AUGUSTA — “Hey hey, ho ho, Melville has to go!” protesters chanted Saturday afternoon as they gathered in front of the Kennebec County Courthouse.

Under the maple tree on the front lawn of the courthouse sits the former U.S. Supreme Court Justice Melville Fuller statue which, on Saturday, was decked with flags that said “Black Lives Matter” and George Floyd’s words, “I can’t breath.”

The group of protesters gathered to voice their concerns about Fuller’s statue this weekend after the Maine Supreme Judicial Court requested the county consider moving the statue in light of the racial unrest around the country and a move by many states to take down monuments.

The Kennebec County Commission has taken no action to take the statue down, but instead is working to vet Melville’s past, according to Commissioner Patsy Crocket.

But for protesters, the county has no excuse to keep the statue in place.

“We don’t know why the statue is up,” said protest organizer Isreal Mosley. “They should have known when they put the statue in that it was a problem. The Kennebec County Commission is pretending like they don’t know what’s going on or why it’s a problem, but it’s just taking up time for it to come down.”


Melville Fuller served as chief justice on the U.S. Supreme Court after being nominated by President Grover Cleveland in 1888. In 1896, he voted with the 7-1 majority in Plessy v. Ferguson — a decision that upheld legal segregation.

Fuller, an Augusta native, died in 1910.

Though that court ruling was overturned in the 1954 Brown v. Board of Education decision, the protesters and others charge that many Americans are still living with the lasting effects of the Plessy case. Some held signs Saturday that read “Separate was Never Equal,” referring to the “separate but equal” doctrine upheld in Plessy, which found the separate but equal facilities and services did not violate the U.S. Constitution.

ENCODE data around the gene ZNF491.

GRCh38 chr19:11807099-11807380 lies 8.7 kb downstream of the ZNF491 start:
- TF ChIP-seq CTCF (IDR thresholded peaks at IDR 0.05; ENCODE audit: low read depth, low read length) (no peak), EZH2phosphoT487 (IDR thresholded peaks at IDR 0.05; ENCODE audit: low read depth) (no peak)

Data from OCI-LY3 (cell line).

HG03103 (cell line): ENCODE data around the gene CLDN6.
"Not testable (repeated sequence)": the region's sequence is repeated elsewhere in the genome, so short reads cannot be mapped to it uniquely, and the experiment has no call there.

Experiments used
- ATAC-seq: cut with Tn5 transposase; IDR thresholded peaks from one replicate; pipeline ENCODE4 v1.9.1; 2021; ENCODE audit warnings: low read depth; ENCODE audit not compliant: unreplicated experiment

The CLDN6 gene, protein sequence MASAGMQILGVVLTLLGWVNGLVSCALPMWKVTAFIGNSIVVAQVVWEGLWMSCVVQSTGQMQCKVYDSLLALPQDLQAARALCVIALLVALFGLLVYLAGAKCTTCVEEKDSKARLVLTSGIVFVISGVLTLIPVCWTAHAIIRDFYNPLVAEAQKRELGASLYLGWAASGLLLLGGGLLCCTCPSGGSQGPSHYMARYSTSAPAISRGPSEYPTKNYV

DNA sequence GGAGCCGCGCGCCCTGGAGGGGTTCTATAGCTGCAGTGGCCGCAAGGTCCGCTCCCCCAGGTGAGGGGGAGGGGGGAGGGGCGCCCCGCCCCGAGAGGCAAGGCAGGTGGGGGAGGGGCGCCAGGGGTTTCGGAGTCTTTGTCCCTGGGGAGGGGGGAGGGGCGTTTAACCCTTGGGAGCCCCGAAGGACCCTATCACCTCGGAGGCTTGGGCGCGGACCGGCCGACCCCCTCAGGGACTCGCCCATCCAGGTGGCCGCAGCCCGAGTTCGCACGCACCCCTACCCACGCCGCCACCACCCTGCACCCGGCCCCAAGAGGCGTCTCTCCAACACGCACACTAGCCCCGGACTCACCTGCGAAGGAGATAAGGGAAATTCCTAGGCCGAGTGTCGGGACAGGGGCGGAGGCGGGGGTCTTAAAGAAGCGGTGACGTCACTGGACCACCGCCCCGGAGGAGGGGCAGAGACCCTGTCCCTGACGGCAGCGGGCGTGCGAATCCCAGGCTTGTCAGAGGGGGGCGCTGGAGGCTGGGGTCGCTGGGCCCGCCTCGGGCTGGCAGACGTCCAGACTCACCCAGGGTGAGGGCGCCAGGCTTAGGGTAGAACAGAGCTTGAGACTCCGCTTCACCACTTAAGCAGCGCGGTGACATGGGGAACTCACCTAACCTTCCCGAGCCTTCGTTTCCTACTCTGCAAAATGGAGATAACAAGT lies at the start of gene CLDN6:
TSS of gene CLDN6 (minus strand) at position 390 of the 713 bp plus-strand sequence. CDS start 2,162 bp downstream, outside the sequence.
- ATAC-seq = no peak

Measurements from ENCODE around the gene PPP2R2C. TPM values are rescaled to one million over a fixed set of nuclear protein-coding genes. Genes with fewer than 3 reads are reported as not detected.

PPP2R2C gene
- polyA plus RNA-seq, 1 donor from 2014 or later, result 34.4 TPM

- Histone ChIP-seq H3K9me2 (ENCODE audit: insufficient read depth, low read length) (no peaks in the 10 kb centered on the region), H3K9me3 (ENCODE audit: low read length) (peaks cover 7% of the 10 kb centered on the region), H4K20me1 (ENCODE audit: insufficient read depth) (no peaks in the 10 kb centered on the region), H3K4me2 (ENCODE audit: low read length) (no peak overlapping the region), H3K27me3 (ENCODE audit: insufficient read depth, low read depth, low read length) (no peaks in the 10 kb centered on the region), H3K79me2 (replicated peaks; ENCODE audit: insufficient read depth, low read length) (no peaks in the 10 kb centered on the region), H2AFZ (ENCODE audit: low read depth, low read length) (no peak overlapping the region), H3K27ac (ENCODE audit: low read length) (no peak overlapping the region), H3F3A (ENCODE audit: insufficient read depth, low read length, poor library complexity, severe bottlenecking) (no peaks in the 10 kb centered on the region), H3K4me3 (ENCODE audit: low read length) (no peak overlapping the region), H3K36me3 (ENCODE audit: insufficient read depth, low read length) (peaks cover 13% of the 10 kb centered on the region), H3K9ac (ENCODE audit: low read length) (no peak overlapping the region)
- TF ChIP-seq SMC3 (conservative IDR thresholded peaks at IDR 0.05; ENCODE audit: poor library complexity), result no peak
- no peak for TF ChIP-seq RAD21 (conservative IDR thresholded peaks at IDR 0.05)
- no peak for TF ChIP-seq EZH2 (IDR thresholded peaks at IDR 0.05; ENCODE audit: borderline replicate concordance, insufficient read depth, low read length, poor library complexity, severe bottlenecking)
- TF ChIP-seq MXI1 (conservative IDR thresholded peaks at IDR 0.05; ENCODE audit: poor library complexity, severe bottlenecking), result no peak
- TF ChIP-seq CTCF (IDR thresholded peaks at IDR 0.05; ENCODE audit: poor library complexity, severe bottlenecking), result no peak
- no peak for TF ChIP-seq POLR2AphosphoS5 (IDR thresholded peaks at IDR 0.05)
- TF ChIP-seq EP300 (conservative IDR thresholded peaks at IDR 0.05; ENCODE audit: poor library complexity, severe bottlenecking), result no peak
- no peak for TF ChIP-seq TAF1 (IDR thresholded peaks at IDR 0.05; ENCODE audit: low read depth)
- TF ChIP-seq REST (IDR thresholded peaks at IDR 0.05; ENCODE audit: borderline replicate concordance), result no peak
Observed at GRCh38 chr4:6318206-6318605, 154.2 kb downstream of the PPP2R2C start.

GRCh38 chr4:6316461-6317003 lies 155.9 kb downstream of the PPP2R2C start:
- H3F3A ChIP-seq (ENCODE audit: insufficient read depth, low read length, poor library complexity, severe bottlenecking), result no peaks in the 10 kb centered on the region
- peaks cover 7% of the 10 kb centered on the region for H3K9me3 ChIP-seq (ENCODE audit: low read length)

Mosley believes there is no excuse for not taking the statue down as “none of it excuses the ignorance of glorifying the hate and suffering people have caused.”

“Black folks know the history, we have to,” Mosley said. “We have no choice because it’s all around us and impacts us every day.”

To protester Brittany Smith, taking down the statue symbolizes the fight to take down racism within the country.


“People may think that it’s just a statue, but we need to show solidarity,” she said. “We want to show that we mean it, and we want racism to come down. We want all of these structures to come down and to be gone.”

Smith, a Gardiner resident, and Mosley have gathered in protest each week since the June 7  Black Lives Matter protest in Augusta.

They were adorned in sweatshirts with the late Civil Rights leader Rep. John Lewis’ face and gave out free snacks to those who participated. Smith held a sign that said, “The judges decided, let us not be divided.”

“I think it’s important especially with what’s going on in America right now to remove every form of racial discrimination that’s in our country, and the statue is a symbol of that,” Smith said. “The statue shouldn’t be up. (Fuller) was for segregation, he wanted to rule against civil rights and we don’t need to have a display of that as a reminder of what happened.”

Another protester, Bethany Labor, said she was raised to treat everyone equally.

Labor pointed out that keeping Fuller’s statue in front of the courthouse symbolizes systemic racism that both she, her husband and people who she knows, face on a daily basis through their jobs, medical care or through school.

“I think that if I were on trial, knowing the history of the statue and walking into the courthouse, all I can see is someone sitting on the throne, in a memorial spot, overseeing me as I walk in the door — casting his own judgment,” Labor said. “Honestly, that does not set a good precedent to me. That makes me nervous, like I wouldn’t get fair representation. It needs to come down.”

The protesters stood in front of the statue for three hours and were joined by about four others. Mosley pointed out it is important to recognize even one voice of someone who can speak for all.

“We want people to see that we are trying to make a difference and have heard about their fears and that we feel the same way,” he said.

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